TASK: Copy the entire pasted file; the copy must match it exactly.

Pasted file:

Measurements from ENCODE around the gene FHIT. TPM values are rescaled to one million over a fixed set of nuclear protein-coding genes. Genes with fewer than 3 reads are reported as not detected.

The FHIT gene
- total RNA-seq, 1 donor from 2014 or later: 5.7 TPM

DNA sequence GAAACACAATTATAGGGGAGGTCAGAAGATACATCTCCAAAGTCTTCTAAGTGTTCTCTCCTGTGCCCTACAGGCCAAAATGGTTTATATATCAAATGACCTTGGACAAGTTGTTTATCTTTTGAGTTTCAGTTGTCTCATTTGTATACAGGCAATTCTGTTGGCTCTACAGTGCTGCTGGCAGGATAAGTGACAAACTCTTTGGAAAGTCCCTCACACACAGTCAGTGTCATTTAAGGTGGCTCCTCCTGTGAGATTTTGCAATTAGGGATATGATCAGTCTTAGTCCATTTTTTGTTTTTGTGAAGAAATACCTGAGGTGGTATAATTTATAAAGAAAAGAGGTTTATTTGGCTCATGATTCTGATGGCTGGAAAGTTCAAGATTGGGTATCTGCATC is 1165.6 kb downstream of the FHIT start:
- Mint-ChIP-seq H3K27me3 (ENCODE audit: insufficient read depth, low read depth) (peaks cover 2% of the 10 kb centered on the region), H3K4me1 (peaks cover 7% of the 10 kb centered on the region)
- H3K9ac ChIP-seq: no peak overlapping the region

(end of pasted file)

Measurements from ENCODE around the gene FHIT. TPM values are rescaled to one million over a fixed set of nuclear protein-coding genes. Genes with fewer than 3 reads are reported as not detected.

The FHIT gene
- total RNA-seq, 1 donor from 2014 or later: 5.7 TPM

DNA sequence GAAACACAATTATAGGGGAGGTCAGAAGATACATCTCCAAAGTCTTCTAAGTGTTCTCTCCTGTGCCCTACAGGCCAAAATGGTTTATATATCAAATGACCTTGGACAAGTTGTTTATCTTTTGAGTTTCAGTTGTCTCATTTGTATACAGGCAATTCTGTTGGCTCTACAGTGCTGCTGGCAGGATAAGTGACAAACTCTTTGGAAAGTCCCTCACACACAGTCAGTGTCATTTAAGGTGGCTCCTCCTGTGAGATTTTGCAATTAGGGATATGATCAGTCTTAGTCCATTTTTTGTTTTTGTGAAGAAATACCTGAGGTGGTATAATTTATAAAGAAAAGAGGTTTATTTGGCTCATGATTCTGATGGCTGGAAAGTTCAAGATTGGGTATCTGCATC is 1165.6 kb downstream of the FHIT start:
- Mint-ChIP-seq H3K27me3 (ENCODE audit: insufficient read depth, low read depth) (peaks cover 2% of the 10 kb centered on the region), H3K4me1 (peaks cover 7% of the 10 kb centered on the region)
- H3K9ac ChIP-seq: no peak overlapping the region